The Flaggers contend the Confederate battle flag should be celebrated, along with the men who fought under it (and against the United States). The Flaggers’ interpretation of the Civil War aligns with the “Lost Cause” narrative, which is a fascinating rewriting of history. This narrative proclaims that slavery did not cause the Civil War, the Confederacy fought solely for “states’ rights,” relations between white and African American Southerners were peaceful before the war (ha!), and that African Americans supported the cause in large numbers (double ha!).


Fun fact: The VMFA is located across the street from a women’s clinic. Nearly every Saturday, anti-choice protesters annoy clinic escorts and patients on one side of Grove Avenue and Flaggers annoy people on the other side of Grove Avenue. If you’re standing on the corner of Grove and Boulevard and you hear a horn honk or see someone toss up a middle finger, you can’t be entirely sure which party is being targeted-the anti-choicers, the brave people engaging in clinic defense, or some people apparently upset that a museum refuses to fly a battle flag used by a “nation” that hasn’t existed for over 150 years. Sometimes walking around Richmond is a surreal and fascinating experience.


So, Richmond, like a lot of Southern cities, has a contingent of residents who like to proclaim, “History, not hate!” The rest of us really wonder if that’s the case. The more charitable part of my personality wants to believe that some white people who say they want to value their “heritage” just don’t think about the ways in which the antebellum South was a hellish place for millions of people who were brought over on ships against their will and forced to do manual labor in the hot Southern summer sun. I think it might be possible for white people to think only of beautiful plantation mansions and gorgeous dresses that their great-grandmothers wore. I understand wanting to ignore the pain and suffering that slaves endured–it’s a history that is shameful. But to ignore it is to be willingly, and willfully, blind to what inspired the Confederacy States of America to form, and why those eleven states seceded from the United States of America. We owe it to those slaves to recognize them as people, and to be intellectually honest about how their suffering is intrinsically linked to the Civil War.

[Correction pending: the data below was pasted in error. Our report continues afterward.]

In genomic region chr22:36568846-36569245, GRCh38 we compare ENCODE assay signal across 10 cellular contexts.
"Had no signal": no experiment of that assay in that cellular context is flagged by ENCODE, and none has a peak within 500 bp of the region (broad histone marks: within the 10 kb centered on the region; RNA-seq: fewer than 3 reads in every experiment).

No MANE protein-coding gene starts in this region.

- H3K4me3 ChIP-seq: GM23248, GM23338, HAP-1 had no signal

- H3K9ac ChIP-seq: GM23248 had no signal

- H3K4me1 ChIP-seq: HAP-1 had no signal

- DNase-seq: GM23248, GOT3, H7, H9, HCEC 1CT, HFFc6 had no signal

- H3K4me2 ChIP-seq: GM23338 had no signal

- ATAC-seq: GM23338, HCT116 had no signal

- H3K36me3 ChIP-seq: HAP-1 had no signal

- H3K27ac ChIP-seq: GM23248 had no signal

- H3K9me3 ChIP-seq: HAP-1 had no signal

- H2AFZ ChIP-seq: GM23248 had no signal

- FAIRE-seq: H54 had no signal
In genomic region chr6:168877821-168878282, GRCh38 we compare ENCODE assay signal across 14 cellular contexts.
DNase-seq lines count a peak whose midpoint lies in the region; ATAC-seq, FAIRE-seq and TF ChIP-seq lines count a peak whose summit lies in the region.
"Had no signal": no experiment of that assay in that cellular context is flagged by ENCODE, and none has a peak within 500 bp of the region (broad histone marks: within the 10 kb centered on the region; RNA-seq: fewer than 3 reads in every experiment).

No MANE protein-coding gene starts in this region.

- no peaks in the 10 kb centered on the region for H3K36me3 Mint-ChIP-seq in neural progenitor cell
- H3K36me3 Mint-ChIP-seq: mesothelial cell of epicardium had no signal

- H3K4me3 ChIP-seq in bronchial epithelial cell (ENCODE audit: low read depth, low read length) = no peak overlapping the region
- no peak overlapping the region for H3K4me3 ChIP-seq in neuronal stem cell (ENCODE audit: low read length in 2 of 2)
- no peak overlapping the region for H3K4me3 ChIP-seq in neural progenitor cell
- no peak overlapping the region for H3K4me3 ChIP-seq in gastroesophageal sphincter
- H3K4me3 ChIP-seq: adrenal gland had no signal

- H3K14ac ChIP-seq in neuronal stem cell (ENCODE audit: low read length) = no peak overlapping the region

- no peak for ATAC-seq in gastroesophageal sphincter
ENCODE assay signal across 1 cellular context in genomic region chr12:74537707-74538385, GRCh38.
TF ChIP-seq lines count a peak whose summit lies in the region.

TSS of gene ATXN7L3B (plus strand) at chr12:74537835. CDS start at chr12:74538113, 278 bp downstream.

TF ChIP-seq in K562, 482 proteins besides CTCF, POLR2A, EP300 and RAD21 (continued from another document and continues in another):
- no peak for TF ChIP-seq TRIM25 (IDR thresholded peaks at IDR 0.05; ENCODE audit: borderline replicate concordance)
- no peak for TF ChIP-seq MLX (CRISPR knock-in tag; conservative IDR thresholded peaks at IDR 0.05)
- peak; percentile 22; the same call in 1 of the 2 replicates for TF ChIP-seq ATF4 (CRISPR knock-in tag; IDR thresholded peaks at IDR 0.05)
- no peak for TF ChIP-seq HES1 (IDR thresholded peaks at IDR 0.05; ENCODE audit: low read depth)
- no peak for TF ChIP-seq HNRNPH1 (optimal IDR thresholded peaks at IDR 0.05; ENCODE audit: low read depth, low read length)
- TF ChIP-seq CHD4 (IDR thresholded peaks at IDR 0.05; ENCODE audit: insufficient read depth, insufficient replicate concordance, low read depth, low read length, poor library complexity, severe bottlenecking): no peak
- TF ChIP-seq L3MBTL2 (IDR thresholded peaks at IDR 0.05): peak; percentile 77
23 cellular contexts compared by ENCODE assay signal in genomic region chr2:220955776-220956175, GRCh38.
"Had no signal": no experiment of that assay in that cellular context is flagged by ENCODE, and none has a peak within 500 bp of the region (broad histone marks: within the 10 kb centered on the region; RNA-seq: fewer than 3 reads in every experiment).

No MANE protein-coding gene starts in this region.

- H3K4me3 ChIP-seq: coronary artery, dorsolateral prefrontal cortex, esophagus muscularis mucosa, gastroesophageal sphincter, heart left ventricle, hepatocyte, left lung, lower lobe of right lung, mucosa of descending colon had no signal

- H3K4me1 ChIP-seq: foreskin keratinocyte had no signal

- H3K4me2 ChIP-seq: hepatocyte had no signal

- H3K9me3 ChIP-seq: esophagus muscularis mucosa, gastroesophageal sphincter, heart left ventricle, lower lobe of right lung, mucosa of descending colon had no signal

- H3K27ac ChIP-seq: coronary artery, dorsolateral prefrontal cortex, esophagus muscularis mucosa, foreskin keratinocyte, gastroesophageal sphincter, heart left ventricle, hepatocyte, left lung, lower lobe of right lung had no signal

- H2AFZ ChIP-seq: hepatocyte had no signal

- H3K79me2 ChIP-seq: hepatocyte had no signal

Richmond has a firm place in Civil War and Confederate history. The city is lousy with monuments and landmarks that remind us about the 1860s. The city is also populated by people who disagree about what we should do with the monuments to Confederate soldiers. What will happen in Richmond in the long term? I have no idea. Hopefully no other cities will experience what Charlottesville did. Hopefully white people will be better at listening and learning about their privilege, and what that means in the larger context of American history. Hopefully America becomes less hateful as the exhausting Trump Administration continues to vex the majority of voters who did not elect Donald.



Until recently, Leslie Ludgate taught college in Virginia.

Illustration adapted from Steve Helber’s AP Photo.